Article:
Albuquerque, N.M. - A "smart scalpel" mechanism intended to detect the presence of cancer cells as a surgeon cuts away a tumor obscured by blood, muscle and fat has been developed in prototype by scientists at the US Department of Energy's Sandia National Laboratories.
The dime-sized device, called a biological microcavity laser, should help surgeons more accurately cut away malignant growths while minimizing the amount of healthy tissue removed.
In effect, the patented device would tell a surgeon when to stop cutting. "We can quickly identify a cell population that has abnormal protein content, as do tumor cells, by passing only a few hundred cells - a billionth of a liter - through our device," says Paul Gourley, leader of the Sandia effort. The device, more briefly referred to as a biocavity laser, has distinguished in the laboratory between cultured cells consisting of normal human brain cells called astrocytes and their malignant form, called glioblastomas, with excellent results.
The brain is a particularly critical place to know when enough tissue has been removed, says Gourley. Responses from other cells can be filtered out. DOE has selected the work as best project of the year among its 28 US labs in a competition in its Basic Energy Sciences division.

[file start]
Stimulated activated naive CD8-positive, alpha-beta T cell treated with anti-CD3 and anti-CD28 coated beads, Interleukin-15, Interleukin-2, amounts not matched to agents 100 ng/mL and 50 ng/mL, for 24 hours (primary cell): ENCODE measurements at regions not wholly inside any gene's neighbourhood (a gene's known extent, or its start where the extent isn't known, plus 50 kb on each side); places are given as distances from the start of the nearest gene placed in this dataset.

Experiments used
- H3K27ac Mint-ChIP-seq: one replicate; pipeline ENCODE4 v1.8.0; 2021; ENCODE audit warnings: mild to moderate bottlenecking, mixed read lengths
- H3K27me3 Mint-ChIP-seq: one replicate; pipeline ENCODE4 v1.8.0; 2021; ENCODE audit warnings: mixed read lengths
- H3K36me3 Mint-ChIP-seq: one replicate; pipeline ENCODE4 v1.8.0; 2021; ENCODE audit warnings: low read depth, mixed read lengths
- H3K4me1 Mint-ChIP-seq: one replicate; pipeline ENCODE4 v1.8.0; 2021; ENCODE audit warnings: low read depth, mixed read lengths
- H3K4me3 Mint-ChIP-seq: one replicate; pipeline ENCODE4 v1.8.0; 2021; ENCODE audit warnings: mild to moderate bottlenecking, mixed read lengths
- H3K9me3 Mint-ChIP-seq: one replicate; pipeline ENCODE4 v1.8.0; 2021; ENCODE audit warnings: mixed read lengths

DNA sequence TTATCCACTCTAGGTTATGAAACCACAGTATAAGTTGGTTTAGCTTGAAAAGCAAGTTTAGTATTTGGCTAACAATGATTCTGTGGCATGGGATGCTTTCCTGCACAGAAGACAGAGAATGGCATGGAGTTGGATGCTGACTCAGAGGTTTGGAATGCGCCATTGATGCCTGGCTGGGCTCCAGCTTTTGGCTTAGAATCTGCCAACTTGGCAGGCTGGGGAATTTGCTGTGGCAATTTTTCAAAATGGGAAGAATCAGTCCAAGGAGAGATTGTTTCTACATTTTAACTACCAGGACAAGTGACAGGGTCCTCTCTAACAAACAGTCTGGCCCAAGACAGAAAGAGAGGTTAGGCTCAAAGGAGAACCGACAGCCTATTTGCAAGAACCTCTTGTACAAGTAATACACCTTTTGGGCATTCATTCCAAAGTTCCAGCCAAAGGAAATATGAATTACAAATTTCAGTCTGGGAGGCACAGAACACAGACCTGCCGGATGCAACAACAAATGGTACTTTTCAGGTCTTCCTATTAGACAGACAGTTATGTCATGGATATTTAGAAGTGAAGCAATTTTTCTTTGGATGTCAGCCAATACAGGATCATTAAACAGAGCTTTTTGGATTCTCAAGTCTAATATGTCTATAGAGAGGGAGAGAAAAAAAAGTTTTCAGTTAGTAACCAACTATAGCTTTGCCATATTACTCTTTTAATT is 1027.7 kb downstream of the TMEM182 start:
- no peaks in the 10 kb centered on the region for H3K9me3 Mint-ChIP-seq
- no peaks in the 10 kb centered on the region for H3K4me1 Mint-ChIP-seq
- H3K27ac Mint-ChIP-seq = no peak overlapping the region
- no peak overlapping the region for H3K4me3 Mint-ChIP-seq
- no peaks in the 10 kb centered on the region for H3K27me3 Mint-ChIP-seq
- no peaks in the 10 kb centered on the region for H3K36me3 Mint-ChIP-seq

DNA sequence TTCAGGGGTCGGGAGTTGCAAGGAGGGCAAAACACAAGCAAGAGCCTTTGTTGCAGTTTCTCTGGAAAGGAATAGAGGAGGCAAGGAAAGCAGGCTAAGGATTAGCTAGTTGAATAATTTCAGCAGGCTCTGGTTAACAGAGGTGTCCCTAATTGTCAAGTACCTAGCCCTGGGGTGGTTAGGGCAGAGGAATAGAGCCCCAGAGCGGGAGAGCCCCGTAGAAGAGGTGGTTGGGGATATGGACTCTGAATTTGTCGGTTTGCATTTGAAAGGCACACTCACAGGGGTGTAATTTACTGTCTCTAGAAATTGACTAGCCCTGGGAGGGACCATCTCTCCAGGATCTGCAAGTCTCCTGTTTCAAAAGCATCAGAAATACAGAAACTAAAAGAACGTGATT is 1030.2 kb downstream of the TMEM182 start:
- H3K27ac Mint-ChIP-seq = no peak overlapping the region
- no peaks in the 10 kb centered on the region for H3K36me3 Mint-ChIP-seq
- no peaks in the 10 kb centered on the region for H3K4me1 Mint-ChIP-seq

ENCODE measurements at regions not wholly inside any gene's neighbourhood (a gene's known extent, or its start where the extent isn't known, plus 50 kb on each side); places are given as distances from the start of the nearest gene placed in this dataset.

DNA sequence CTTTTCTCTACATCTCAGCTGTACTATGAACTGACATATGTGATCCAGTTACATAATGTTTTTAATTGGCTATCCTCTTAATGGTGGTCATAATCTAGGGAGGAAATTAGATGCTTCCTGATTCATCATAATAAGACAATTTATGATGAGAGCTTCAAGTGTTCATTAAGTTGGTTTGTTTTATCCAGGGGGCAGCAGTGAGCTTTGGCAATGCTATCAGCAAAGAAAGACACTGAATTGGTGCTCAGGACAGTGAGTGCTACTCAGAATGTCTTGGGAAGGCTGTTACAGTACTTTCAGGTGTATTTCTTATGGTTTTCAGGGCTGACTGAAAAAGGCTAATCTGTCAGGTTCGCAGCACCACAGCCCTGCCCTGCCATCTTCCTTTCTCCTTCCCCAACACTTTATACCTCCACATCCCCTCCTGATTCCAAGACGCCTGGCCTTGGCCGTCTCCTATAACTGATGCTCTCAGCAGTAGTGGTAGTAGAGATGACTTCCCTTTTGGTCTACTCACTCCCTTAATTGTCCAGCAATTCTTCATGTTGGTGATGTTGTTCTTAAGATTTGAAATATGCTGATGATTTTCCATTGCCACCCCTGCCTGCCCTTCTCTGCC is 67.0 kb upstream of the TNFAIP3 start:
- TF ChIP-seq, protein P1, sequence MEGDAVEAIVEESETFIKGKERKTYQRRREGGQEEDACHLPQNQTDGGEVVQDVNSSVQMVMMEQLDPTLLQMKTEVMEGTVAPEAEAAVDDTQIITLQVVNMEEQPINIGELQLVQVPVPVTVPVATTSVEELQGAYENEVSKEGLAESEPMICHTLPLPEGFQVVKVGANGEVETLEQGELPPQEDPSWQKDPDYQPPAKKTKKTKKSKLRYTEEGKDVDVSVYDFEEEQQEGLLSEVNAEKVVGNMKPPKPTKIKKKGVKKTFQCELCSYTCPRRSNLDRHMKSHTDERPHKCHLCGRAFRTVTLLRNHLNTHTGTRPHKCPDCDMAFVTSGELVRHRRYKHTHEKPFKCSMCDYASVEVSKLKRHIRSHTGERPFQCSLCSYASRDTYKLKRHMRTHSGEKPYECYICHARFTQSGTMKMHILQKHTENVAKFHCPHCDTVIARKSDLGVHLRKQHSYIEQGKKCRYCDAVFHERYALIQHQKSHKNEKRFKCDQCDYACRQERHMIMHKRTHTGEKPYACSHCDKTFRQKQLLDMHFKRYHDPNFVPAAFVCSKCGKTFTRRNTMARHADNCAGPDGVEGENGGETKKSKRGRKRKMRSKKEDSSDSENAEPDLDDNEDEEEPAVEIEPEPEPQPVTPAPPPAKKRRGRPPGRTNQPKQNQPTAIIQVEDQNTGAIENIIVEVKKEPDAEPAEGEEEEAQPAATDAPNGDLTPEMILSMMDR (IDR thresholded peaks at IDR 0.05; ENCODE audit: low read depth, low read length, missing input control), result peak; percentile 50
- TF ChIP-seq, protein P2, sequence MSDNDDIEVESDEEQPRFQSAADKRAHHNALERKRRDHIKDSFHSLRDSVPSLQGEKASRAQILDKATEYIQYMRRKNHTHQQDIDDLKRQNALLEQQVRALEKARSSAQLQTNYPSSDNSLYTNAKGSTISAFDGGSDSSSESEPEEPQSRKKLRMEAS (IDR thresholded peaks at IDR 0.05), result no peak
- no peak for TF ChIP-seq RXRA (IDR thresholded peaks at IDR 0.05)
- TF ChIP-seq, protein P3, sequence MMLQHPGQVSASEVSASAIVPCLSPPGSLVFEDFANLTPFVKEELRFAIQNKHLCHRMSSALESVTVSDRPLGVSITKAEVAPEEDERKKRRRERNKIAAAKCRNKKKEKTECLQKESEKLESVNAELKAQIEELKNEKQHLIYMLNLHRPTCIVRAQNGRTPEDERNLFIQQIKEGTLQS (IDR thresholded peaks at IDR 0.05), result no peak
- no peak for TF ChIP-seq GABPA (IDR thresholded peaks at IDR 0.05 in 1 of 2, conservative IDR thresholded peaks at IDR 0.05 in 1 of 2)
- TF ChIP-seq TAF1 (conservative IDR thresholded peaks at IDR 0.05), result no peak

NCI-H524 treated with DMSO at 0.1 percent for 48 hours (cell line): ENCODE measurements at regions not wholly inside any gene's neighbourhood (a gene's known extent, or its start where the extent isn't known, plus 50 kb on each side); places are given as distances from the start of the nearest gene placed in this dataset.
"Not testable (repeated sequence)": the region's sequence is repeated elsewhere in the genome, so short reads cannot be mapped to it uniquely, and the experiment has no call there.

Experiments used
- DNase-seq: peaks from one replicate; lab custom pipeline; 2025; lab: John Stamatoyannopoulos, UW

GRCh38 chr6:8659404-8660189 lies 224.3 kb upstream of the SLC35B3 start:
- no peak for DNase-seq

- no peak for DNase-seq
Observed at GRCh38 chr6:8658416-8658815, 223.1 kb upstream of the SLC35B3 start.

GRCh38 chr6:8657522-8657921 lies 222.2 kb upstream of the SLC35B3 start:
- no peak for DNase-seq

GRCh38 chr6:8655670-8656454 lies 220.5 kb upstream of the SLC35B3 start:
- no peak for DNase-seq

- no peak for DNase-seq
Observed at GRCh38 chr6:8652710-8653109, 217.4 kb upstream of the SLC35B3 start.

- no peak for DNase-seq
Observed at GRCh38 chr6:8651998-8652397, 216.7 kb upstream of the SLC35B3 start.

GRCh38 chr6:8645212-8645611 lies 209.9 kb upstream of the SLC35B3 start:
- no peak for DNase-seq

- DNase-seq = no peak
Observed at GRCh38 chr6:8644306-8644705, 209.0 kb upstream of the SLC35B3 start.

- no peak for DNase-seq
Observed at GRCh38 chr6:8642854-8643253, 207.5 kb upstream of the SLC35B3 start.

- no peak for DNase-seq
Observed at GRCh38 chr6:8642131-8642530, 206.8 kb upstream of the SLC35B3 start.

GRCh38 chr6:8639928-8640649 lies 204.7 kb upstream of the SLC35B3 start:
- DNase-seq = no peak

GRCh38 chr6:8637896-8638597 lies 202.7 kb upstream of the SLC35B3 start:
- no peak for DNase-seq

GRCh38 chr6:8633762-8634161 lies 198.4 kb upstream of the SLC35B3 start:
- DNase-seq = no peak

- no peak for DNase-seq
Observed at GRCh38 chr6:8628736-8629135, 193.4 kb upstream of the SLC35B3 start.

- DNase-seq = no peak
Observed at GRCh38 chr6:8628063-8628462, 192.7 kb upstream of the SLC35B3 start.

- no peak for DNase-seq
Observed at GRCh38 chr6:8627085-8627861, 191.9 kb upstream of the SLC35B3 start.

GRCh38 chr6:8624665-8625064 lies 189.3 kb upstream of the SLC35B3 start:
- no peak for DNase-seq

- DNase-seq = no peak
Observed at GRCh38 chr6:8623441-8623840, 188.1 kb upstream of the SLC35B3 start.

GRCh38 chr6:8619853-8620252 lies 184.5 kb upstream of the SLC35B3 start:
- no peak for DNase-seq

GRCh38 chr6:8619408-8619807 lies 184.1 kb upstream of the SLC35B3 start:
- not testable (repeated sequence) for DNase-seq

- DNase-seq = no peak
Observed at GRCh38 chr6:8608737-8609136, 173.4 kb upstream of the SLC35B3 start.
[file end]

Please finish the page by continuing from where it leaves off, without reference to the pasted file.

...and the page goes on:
A news conference sponsored by the American Physical Society will be held on Thursday, March 23 at the Minneapolis Convention Center to present latest findings on the device. A formal presentation will be made on March 24, also at the Minneapolis Convention Center, at the Society's annual March meeting.
Can quickly distinguish cancerous from non-cancerous cells
According to Dr. Steve Skirboll, a member of the neurosurgery department at the University of New Mexico's School of Medicine who is helping to determine the characteristics of the biocavity laser, "The device has great potential benefit, particularly if we continue to develop the nanotechnology at its base. We're able
Contact: Neal Singer
DOE/Sandia National Laboratories